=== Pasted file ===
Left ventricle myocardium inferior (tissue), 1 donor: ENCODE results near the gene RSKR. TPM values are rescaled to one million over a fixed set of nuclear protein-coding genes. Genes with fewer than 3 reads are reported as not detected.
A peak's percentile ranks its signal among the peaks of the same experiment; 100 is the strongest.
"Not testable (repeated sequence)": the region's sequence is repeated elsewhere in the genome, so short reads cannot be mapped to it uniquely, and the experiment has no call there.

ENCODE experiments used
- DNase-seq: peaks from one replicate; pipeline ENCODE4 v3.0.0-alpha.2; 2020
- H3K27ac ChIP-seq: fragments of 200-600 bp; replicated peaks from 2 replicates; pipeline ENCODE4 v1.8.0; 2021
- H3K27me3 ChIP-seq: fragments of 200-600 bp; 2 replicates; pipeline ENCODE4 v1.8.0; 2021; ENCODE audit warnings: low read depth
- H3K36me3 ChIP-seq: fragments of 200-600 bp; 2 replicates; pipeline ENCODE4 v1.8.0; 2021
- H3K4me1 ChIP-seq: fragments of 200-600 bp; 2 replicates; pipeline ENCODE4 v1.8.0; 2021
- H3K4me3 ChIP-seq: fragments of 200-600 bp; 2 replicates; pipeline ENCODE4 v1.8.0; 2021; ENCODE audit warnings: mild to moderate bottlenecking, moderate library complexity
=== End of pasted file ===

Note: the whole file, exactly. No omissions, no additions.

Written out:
Left ventricle myocardium inferior (tissue), 1 donor: ENCODE results near the gene RSKR. TPM values are rescaled to one million over a fixed set of nuclear protein-coding genes. Genes with fewer than 3 reads are reported as not detected.
A peak's percentile ranks its signal among the peaks of the same experiment; 100 is the strongest.
"Not testable (repeated sequence)": the region's sequence is repeated elsewhere in the genome, so short reads cannot be mapped to it uniquely, and the experiment has no call there.

ENCODE experiments used
- DNase-seq: peaks from one replicate; pipeline ENCODE4 v3.0.0-alpha.2; 2020
- H3K27ac ChIP-seq: fragments of 200-600 bp; replicated peaks from 2 replicates; pipeline ENCODE4 v1.8.0; 2021
- H3K27me3 ChIP-seq: fragments of 200-600 bp; 2 replicates; pipeline ENCODE4 v1.8.0; 2021; ENCODE audit warnings: low read depth
- H3K36me3 ChIP-seq: fragments of 200-600 bp; 2 replicates; pipeline ENCODE4 v1.8.0; 2021
- H3K4me1 ChIP-seq: fragments of 200-600 bp; 2 replicates; pipeline ENCODE4 v1.8.0; 2021
- H3K4me3 ChIP-seq: fragments of 200-600 bp; 2 replicates; pipeline ENCODE4 v1.8.0; 2021; ENCODE audit warnings: mild to moderate bottlenecking, moderate library complexity